Meanwhile, back on the ridge, we had an Emperor Goose (but leader-only) and a Short-eared Owl. Just like the Short-eared Owl we saw last year, this one was very pale. The Short-eareds that show up on Attu are thought to be coming from Asia. Otherwise, most of the birds from our big day were gone. We had a fly-by Eastern Yellow Wagtail. It came by several minutes after the group in West Massacre Valley saw theirs, so it may have been the same individual.

At the end of the day, both groups met up to look for the possible McKay’s Bunting. No luck, but while we were just sitting around enjoying some great weather, Jill, one of the tour participants noticed that an Arctic Loon was foraging just offshore. It stayed around for at least 30 minutes, allowing some of the group who had decided to spend more time on Gilbert Ridge to catch up. That bird, coupled with dinner on the foredeck while enjoying the sunshine and the reflections of the ridge on the calm waters of Massacre Bay, was a great ending to the day.

Arctic Loon_8759_600

June 3: We made plans to split up today. Even though this was my third year of bringing groups to the island, I had not yet visited Engineer Hill and the Japanese peace memorial. Four tour participants joined me on the climb up to the site of the last major Japanese attack of the Battle of Attu. The 70th anniversary of the attack happened just a few days earlier on May 29. Meanwhile, the others, led by Isaac and Jess, were heading back to Henderson Marsh to try to re-find the snipe from the day before.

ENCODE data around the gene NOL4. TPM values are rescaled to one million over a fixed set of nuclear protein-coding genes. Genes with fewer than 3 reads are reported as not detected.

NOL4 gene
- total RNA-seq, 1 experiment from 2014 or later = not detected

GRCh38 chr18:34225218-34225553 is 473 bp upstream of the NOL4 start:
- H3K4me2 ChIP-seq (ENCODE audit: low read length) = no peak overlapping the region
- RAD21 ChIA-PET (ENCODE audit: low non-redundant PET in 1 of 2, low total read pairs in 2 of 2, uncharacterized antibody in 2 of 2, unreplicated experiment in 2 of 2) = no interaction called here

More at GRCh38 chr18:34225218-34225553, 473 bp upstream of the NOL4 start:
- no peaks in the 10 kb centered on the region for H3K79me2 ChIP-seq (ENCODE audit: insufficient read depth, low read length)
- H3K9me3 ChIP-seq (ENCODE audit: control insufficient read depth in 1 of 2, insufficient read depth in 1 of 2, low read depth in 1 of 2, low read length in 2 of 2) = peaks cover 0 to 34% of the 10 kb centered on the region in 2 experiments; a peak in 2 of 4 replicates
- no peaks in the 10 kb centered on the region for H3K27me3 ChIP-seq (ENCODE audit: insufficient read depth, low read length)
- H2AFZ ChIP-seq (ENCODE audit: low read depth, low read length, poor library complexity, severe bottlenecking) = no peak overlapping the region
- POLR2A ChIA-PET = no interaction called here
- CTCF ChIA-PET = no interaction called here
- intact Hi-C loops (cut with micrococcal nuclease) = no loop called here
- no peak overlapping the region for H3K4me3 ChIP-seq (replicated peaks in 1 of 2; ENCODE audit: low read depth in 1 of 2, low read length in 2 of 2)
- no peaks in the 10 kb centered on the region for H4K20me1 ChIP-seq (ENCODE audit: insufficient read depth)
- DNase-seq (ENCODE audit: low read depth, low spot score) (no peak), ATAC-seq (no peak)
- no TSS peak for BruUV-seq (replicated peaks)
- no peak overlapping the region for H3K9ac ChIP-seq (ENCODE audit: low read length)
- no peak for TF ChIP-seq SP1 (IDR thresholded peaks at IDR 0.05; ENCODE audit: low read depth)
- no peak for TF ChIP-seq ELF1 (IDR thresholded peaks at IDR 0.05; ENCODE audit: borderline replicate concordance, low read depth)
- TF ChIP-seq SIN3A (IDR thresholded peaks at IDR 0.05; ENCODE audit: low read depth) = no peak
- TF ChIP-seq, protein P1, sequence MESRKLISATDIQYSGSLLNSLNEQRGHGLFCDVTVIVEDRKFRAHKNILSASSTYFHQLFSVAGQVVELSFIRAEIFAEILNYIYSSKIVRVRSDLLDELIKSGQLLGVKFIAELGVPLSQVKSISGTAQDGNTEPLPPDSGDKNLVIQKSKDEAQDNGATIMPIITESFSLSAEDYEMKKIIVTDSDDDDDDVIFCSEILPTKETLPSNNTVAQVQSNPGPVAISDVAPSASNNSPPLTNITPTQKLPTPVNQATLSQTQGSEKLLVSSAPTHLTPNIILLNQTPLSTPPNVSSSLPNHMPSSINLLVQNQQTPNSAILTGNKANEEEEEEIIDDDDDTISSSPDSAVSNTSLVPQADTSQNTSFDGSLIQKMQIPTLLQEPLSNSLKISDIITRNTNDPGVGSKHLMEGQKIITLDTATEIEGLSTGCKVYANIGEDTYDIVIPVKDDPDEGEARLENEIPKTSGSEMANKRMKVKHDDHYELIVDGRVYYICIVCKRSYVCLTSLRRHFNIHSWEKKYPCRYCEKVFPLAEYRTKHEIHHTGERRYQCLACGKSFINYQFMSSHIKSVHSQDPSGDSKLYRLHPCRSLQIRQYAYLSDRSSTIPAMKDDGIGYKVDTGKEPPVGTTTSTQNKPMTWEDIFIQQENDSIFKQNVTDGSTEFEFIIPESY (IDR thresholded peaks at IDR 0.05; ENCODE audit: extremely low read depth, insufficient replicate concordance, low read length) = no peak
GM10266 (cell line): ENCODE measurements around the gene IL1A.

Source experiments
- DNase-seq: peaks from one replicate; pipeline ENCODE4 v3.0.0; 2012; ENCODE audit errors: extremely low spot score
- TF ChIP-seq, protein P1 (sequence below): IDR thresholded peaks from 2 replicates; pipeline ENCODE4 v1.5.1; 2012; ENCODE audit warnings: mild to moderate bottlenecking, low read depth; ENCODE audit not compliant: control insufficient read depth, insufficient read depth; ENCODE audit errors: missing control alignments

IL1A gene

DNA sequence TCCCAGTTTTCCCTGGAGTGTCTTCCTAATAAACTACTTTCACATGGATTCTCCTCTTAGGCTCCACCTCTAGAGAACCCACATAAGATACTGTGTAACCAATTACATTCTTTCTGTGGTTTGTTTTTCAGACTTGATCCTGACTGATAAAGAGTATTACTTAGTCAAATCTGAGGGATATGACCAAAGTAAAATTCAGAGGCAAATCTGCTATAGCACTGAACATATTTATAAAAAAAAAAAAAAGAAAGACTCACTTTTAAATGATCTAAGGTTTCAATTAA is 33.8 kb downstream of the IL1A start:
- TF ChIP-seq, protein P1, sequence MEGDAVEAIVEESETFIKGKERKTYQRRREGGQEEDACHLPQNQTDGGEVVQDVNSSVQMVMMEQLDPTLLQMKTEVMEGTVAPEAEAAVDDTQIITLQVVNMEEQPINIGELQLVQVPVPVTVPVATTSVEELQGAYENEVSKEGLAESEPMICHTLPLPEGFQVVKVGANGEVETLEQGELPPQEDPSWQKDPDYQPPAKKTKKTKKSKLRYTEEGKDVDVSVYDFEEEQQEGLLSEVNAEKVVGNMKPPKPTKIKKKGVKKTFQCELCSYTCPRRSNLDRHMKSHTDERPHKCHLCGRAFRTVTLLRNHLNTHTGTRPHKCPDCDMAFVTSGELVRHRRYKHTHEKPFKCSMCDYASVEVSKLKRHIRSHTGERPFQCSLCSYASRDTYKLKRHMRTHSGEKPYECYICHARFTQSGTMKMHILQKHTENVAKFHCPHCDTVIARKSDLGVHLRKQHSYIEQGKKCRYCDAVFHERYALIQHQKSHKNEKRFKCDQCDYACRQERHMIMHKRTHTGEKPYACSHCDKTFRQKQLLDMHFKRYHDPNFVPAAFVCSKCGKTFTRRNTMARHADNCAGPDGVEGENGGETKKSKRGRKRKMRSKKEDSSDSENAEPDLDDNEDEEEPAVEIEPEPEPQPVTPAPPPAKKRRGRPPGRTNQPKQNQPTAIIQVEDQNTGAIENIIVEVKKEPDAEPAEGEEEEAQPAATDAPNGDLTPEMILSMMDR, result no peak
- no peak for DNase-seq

As usually happens on Attu, we were a little distracted before we could get to our respective destinations. Isaac found a male Siberian Rubythroat singing from the top of some stream-side vegetation just west of the runway bridge over the Peaceful River. It was a bit more cooperative than our previous Rubythroats.

The trip to the memorial was interesting. Visiting this site where so many died in battle took me out of “birding mode” for the first time in several weeks. Of course, I still noticed the birds that were up here: a pair of Snowy Owls, a Rock Sandpiper near the memorial itself, and a possibly briefly heard Rock Ptarmigan. The ptarmigans are much, much more scarce than they were a decade ago, so this was notable despite the uncertainty.


The other group didn’t have much luck with the snipe. It was briefly heard calling, but it could not be located. Late in the afternoon, I went to check out Barbara Point while Isaac checked the shoreline near Navy Town. He turned up three Bar-tailed Godwits, our only ones for this trip. Everyone convened to get a look. The godwits were conveniently located as we had a 5 PM date near Smew Pond, not too far to the north. US Fish & Wildlife Service personnel were installing a new memorial commemorating Pvt. Joseph Martinez, the recipient of the only Medal of Honor awarded in the Battle of Attu, and they invited us to the ceremony. As we biked up there, an Eastern Yellow Wagtail called as it flew overhead.

As you can imagine, there weren’t many there, so it was a happy coincidence that we could provide more of a “crowd” for the ceremony. We had a small cookout afterward.